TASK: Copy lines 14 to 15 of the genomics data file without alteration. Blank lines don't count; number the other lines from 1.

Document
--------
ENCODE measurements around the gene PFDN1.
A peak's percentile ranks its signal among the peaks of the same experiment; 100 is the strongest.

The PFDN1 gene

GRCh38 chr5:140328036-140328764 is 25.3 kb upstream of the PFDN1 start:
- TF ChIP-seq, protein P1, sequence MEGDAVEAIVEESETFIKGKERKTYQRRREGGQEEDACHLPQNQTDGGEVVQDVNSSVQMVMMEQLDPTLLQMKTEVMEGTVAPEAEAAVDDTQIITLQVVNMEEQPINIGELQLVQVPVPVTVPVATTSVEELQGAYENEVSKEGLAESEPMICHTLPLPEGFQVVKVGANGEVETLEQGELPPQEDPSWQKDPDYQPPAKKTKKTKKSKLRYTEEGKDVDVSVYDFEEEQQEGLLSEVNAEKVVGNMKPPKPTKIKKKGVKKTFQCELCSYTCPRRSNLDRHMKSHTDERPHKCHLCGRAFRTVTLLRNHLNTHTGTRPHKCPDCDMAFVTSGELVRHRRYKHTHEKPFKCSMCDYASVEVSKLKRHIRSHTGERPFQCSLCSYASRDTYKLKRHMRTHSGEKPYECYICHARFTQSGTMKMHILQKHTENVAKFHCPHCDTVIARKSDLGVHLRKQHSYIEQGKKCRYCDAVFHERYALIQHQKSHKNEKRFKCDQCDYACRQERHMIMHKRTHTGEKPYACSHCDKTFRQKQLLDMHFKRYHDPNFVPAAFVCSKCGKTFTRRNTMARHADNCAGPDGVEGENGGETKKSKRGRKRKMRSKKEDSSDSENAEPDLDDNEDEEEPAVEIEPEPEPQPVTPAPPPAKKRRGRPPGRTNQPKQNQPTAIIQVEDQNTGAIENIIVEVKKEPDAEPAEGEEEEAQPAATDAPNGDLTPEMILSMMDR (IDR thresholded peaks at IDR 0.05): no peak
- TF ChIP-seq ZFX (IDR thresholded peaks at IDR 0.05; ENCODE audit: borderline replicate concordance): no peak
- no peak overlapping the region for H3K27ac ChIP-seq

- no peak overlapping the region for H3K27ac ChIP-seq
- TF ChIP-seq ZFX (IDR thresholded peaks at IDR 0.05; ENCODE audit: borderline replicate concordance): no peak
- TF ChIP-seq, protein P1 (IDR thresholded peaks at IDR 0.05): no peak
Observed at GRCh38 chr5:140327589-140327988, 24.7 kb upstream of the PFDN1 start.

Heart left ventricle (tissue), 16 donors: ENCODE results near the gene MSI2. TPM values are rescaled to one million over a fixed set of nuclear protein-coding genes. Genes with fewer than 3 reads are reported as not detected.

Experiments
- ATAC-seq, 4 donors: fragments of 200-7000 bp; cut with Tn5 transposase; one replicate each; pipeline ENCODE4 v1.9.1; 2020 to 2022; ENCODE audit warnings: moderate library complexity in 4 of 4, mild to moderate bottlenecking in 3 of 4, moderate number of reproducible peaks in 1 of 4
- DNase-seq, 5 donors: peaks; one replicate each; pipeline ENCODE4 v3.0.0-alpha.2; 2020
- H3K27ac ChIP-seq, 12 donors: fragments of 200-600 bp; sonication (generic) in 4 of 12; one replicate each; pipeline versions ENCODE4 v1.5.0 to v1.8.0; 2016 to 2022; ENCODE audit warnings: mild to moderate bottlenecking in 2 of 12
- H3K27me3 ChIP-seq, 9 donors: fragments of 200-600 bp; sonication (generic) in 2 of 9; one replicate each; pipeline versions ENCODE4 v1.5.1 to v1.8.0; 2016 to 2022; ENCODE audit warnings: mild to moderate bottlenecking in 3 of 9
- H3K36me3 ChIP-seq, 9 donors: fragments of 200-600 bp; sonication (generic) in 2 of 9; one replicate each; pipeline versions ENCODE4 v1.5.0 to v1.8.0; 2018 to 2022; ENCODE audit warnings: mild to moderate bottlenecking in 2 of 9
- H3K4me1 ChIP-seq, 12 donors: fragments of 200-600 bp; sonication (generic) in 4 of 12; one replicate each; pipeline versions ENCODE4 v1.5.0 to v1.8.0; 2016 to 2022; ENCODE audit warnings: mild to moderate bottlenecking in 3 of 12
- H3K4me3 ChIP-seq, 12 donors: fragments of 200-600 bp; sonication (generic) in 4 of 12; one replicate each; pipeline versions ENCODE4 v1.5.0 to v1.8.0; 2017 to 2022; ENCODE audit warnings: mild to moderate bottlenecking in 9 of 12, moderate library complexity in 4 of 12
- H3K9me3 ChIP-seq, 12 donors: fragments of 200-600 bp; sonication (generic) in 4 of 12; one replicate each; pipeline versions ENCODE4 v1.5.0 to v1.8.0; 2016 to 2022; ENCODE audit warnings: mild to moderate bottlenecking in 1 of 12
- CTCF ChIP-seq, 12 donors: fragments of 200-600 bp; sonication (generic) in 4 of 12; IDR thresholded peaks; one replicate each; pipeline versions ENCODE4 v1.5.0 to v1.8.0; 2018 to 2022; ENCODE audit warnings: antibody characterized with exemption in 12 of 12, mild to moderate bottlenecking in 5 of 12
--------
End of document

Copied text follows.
- ATAC-seq, 4 donors: fragments of 200-7000 bp; cut with Tn5 transposase; one replicate each; pipeline ENCODE4 v1.9.1; 2020 to 2022; ENCODE audit warnings: moderate library complexity in 4 of 4, mild to moderate bottlenecking in 3 of 4, moderate number of reproducible peaks in 1 of 4
- DNase-seq, 5 donors: peaks; one replicate each; pipeline ENCODE4 v3.0.0-alpha.2; 2020